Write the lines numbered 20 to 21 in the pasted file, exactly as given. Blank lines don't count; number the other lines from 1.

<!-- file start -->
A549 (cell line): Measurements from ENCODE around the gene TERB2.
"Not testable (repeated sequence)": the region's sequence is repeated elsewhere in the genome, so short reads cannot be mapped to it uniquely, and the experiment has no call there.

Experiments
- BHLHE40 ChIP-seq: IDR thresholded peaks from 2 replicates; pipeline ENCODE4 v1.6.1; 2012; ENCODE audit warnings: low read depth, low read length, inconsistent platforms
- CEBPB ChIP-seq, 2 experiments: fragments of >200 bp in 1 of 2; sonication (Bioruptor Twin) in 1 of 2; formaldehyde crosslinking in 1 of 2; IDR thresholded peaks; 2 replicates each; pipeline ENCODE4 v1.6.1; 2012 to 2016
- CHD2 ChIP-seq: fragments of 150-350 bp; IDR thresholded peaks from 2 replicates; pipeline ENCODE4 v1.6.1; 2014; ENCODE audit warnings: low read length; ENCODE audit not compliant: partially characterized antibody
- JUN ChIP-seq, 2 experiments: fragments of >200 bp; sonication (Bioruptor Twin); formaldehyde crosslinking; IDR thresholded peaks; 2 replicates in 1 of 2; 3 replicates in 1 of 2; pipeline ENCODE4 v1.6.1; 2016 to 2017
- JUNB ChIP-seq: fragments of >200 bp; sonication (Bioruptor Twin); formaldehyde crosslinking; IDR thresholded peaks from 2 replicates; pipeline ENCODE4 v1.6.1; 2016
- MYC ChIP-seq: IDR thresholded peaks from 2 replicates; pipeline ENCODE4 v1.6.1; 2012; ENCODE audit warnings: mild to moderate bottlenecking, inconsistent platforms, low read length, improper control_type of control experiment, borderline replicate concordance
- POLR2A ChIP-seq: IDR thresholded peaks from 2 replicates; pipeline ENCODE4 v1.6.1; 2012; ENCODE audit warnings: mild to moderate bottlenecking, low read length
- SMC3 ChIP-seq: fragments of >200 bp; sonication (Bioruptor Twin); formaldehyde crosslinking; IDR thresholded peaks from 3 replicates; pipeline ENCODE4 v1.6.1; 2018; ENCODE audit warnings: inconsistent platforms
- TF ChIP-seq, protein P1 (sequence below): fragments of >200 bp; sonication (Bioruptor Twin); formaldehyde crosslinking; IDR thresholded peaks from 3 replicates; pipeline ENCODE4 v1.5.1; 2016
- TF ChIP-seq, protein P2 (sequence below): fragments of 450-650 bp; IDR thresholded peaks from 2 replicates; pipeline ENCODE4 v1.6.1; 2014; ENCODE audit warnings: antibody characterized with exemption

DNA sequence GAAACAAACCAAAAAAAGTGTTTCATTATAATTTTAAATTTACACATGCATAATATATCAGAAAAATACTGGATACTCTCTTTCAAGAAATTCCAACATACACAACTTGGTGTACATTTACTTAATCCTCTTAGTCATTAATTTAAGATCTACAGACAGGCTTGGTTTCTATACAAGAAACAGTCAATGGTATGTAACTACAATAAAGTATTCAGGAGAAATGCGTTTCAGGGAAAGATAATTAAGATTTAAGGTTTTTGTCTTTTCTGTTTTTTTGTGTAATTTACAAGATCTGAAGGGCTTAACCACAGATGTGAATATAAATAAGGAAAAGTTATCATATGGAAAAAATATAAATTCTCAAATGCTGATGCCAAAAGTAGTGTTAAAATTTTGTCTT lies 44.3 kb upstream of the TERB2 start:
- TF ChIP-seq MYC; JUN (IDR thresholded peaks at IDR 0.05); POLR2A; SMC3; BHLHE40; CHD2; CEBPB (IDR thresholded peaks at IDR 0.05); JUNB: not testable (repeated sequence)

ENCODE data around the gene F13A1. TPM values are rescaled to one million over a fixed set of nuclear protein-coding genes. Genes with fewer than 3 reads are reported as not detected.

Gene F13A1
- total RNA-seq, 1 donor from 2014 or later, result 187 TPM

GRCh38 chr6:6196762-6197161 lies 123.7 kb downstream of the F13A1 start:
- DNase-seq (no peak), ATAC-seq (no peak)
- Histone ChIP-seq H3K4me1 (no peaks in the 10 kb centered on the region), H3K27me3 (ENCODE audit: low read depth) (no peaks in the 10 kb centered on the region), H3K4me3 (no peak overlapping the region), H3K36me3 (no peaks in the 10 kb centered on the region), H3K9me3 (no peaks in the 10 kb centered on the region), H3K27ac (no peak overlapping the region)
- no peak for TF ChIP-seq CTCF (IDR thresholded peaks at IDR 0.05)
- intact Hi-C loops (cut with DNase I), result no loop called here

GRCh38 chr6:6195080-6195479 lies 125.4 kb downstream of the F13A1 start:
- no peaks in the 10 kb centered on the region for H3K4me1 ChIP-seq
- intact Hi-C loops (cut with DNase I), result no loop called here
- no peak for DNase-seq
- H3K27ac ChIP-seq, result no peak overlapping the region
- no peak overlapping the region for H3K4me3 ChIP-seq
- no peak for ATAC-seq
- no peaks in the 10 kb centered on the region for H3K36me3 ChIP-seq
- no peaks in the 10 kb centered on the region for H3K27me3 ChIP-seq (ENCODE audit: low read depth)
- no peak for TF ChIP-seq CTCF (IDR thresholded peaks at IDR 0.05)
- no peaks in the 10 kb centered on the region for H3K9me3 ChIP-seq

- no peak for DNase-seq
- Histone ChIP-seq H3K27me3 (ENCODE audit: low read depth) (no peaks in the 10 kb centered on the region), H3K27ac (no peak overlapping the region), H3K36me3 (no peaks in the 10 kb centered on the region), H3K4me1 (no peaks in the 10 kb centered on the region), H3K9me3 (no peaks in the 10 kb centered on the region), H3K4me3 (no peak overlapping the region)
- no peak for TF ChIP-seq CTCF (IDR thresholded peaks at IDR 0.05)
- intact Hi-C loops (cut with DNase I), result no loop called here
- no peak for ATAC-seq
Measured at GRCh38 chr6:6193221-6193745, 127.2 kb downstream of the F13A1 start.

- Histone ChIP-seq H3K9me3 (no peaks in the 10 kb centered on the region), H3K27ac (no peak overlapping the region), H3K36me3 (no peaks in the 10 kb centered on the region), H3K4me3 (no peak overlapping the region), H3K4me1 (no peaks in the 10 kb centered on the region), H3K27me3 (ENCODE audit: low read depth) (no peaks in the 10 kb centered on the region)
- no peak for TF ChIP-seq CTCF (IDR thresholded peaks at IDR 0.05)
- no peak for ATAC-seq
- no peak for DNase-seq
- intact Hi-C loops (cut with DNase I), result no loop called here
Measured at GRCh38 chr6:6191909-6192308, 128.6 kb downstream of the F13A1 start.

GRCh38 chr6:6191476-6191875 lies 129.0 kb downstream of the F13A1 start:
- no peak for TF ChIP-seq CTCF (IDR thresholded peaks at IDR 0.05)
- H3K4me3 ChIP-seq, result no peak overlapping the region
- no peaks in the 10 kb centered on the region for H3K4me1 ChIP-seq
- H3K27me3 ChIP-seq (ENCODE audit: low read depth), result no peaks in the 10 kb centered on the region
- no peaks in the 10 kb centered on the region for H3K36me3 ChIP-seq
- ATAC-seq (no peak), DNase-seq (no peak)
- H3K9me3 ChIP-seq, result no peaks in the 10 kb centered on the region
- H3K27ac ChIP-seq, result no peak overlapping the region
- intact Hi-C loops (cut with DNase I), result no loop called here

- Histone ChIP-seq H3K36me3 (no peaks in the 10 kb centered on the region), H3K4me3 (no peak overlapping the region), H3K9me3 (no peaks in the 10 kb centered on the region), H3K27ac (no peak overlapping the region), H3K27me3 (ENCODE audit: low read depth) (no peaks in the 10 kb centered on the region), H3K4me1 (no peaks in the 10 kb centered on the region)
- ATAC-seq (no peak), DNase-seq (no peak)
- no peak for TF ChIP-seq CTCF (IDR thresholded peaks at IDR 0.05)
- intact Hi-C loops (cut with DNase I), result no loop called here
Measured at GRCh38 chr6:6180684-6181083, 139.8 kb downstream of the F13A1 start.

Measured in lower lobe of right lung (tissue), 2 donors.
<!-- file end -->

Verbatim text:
- DNase-seq (no peak), ATAC-seq (no peak)
- Histone ChIP-seq H3K4me1 (no peaks in the 10 kb centered on the region), H3K27me3 (ENCODE audit: low read depth) (no peaks in the 10 kb centered on the region), H3K4me3 (no peak overlapping the region), H3K36me3 (no peaks in the 10 kb centered on the region), H3K9me3 (no peaks in the 10 kb centered on the region), H3K27ac (no peak overlapping the region)